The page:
The Super Bowl is the biggest TV event of the year, and advertisers have paid up to $4 million for spots during the game, but that's not all. Many companies have been hard at work online trying to build buzz for those super spots, as NPR's Elizabeth Blair reports.

ELIZABETH BLAIR, BYLINE: The men's brand Axe even promises to turn you into an astronaut.


UNIDENTIFIED MAN #1: Join now at for your chance to go to space.

BLAIR: Coca-Cola's ad is a race across the desert, and people can vote for how it should end.


BLAIR: Lincoln ran a contest for the best tweets.


UNIDENTIFIED MAN #2: We let you steer the script of the next Lincoln commercial.

BLAIR: Advertisers are counting on these pregame digital efforts to give their TV commercials, come game day, a boost. Doritos runs a contest called Crash the Super Bowl where people submit their own commercials. Out of some 3,000 entries this year, Doritos selected five finalists. Online, people can vote for their favorites, and they're pretty impressive. This one is called "Fashionista Daddy."


UNIDENTIFIED CHILD: Daddy, can you play princess fashion show with me?

UNIDENTIFIED MAN #3: Sweetheart, I'd love to, but the guys, they're outside waiting for me.


BLAIR: Two of these ads will air during the Super Bowl. Ann Mukherjee, chief marketing officer for Frito-Lay which owns Doritos, says the benefits are huge for the winning filmmakers.

ANN MUKHERJEE: Whichever one does better will be the one that will work with Michael Bay on his next "Transformers" movie. And if any one of them wins number one on the ad meter, they get a million bucks.

BLAIR: Mukherjee says the most any of these finalists spent to produce their ads was just $5,000, but Mukherjee says Frito-Lay is still spending plenty of money running and promoting the contest. And Doritos is getting plenty of coverage, partly driven by the filmmakers who are naturally eager to spread the word themselves.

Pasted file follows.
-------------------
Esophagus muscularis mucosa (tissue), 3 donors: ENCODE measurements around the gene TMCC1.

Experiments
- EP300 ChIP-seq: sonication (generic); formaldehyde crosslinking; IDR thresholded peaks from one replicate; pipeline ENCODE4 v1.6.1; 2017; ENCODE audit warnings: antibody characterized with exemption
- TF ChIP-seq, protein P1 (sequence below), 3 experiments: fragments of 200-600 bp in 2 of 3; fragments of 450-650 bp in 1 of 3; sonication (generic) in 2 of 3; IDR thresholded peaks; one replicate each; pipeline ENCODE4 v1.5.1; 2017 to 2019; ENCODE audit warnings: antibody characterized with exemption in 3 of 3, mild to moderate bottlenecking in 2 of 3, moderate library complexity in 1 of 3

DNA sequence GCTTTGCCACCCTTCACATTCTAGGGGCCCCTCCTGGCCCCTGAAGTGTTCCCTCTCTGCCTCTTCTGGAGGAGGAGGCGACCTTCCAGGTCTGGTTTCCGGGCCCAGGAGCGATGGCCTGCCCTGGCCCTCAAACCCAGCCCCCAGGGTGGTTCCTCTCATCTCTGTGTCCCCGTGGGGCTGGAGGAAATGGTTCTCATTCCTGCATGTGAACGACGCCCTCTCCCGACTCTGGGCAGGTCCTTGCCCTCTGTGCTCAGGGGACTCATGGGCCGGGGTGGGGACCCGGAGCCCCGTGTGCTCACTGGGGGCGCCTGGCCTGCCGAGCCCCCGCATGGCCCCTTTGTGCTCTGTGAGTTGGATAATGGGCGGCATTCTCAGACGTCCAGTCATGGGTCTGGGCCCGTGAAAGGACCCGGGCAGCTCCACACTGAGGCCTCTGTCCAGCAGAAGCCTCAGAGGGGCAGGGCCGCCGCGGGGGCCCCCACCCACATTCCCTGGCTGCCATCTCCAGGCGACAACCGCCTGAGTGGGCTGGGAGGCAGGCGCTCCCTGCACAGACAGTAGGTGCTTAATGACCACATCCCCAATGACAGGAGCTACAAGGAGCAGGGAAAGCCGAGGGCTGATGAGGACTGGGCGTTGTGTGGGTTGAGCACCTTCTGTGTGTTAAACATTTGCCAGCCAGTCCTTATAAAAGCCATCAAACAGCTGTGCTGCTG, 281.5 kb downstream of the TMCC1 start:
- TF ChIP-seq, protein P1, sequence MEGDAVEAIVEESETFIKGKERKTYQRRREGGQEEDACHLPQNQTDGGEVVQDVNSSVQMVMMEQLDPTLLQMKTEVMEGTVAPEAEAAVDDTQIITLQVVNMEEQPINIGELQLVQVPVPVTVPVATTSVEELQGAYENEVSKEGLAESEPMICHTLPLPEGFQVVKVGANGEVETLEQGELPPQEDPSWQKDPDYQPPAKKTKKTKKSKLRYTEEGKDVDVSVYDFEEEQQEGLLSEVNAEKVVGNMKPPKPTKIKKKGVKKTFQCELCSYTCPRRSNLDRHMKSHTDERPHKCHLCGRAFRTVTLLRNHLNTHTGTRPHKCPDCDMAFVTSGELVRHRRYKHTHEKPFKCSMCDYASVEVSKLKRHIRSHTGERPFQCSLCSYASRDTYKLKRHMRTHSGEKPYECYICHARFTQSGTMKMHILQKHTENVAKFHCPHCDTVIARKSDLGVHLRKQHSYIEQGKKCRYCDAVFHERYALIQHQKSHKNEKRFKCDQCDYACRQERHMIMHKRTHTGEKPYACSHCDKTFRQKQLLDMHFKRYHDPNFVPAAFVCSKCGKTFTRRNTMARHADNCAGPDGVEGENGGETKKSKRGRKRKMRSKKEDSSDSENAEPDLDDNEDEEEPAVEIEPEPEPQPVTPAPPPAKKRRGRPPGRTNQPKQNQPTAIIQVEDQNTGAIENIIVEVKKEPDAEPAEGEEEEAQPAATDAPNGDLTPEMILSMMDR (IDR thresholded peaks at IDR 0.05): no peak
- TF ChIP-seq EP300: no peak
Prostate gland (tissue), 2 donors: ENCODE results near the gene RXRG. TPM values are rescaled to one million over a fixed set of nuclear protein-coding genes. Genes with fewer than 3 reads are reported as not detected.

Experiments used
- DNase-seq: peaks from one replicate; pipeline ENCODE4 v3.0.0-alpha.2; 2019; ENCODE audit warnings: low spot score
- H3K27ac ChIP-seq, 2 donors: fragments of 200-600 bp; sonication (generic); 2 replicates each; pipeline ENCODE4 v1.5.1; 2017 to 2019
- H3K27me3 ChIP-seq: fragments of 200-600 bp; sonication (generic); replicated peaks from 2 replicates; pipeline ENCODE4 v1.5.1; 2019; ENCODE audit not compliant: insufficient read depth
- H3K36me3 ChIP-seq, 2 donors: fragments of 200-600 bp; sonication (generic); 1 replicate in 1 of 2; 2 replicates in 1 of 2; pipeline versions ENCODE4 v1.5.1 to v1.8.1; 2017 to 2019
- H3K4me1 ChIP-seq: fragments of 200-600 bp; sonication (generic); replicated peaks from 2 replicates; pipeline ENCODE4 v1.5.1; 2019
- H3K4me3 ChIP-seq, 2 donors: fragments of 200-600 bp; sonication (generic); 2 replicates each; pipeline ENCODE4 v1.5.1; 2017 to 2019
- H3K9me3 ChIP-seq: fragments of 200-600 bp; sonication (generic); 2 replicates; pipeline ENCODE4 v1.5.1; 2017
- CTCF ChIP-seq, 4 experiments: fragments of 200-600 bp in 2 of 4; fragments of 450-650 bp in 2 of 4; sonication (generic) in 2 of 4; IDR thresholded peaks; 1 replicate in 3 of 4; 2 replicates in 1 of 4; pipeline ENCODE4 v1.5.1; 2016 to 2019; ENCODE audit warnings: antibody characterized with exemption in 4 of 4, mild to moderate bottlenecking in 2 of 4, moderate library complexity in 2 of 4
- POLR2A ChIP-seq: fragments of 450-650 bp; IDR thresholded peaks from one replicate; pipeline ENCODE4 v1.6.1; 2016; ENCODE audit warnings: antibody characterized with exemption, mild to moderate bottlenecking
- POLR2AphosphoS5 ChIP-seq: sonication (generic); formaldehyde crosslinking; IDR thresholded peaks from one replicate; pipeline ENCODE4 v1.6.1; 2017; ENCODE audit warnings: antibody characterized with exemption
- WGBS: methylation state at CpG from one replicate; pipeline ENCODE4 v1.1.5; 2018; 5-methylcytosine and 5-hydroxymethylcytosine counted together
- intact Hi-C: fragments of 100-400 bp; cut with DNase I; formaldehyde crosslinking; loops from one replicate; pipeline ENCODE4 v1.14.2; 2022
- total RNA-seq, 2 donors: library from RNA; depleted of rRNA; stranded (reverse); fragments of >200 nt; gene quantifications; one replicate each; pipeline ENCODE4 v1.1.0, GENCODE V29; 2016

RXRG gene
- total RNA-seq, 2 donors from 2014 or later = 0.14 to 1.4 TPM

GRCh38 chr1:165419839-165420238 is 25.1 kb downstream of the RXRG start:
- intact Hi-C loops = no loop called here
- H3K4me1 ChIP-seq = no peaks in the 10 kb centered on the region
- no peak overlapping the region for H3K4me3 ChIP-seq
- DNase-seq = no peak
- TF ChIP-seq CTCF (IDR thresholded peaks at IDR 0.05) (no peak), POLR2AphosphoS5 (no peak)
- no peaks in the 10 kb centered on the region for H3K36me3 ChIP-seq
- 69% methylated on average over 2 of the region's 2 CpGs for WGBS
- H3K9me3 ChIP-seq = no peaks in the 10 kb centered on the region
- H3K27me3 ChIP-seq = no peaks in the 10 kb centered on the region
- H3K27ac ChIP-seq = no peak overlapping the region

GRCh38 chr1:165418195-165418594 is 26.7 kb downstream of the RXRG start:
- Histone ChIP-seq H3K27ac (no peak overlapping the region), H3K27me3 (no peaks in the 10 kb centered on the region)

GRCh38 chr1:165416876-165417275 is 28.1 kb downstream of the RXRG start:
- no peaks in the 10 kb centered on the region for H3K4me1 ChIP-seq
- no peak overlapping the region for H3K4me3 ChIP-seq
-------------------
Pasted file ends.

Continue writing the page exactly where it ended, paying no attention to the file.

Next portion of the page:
MUKHERJEE: Your consumers actually become your billboards. They're the ones who become the ambassadors that really talk about the integrity and the authenticity of a brand.

BLAIR: Integrity. Authenticity. Doritos. That's hard to say in the same breath. But the contest has more than 4 million likes on Facebook.

CHRIS HEINE: Like the Pepsis of the world, the Doritos of the world, they want as much social media splash as they can get from these ads.

BLAIR: Chris Heine, a reporter for Adweek, says when brands like Doritos, Coke and Lincoln run these contests, it gives them something cool to talk about other than, say, chips.

HEINE: They release a press release, and then a lot of the trade press - it's kind of a release-the-hounds situation. Everyone reports about it.

BLAIR: Present company included. The ad agency that did those popular Darth Vader commercials is back with a new campaign for Volkswagen. Deutsch LA's Mark Hunter says the Super Bowl is a lot of pressure.

MARK HUNTER: You know, it really is the sort of one big glory moment that's left for advertising, so we do think of it as very, very important and put a lot of time and energy into making those ads.

BLAIR: This time, Deutsch LA released a teaser that strings together YouTube videos of people having meltdowns.


UNIDENTIFIED WOMAN: I'm sorry. I'm thinking about cats again.

BLAIR: The agency tracked down those people, flew them to California and took them to a hillside where reggae star Jimmy Cliff gets them happy.


JIMMY CLIFF: (Singing) Oh, come on, come on, get happy. Come on, come on, yeah.

BLAIR: But some people are angry about the Volkswagen commercial that will actually air during the Super Bowl. It has a happy white guy speaking with a Jamaican accent.


UNIDENTIFIED MAN #4: Julia, turn the frown the other way around.

BLAIR: A New York Times columnist, for example, told CNN it was like blackface with voices. Then a Jamaican government official came out and said he likes it. All this pregame back and forth is exactly what a brand wants. This way, maybe those millions of people watching the Super Bowl will be on the lookout for their ad. Elizabeth Blair, NPR News.


UNIDENTIFIED GROUP: (Singing) Hello, world, hear the song that we're singing. Come on, get happy.

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